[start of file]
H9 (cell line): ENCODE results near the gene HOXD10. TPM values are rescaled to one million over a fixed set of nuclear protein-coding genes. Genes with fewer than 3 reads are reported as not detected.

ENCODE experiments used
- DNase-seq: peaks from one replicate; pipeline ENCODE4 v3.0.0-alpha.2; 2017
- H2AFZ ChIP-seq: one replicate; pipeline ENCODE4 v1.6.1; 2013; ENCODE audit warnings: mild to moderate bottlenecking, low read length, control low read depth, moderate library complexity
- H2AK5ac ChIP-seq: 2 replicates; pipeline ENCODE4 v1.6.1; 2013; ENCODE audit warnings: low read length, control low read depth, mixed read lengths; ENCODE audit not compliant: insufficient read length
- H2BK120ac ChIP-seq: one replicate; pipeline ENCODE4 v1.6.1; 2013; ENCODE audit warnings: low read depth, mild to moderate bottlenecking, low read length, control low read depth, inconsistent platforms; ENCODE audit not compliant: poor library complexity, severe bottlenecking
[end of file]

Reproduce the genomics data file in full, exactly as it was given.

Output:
H9 (cell line): ENCODE results near the gene HOXD10. TPM values are rescaled to one million over a fixed set of nuclear protein-coding genes. Genes with fewer than 3 reads are reported as not detected.

ENCODE experiments used
- DNase-seq: peaks from one replicate; pipeline ENCODE4 v3.0.0-alpha.2; 2017
- H2AFZ ChIP-seq: one replicate; pipeline ENCODE4 v1.6.1; 2013; ENCODE audit warnings: mild to moderate bottlenecking, low read length, control low read depth, moderate library complexity
- H2AK5ac ChIP-seq: 2 replicates; pipeline ENCODE4 v1.6.1; 2013; ENCODE audit warnings: low read length, control low read depth, mixed read lengths; ENCODE audit not compliant: insufficient read length
- H2BK120ac ChIP-seq: one replicate; pipeline ENCODE4 v1.6.1; 2013; ENCODE audit warnings: low read depth, mild to moderate bottlenecking, low read length, control low read depth, inconsistent platforms; ENCODE audit not compliant: poor library complexity, severe bottlenecking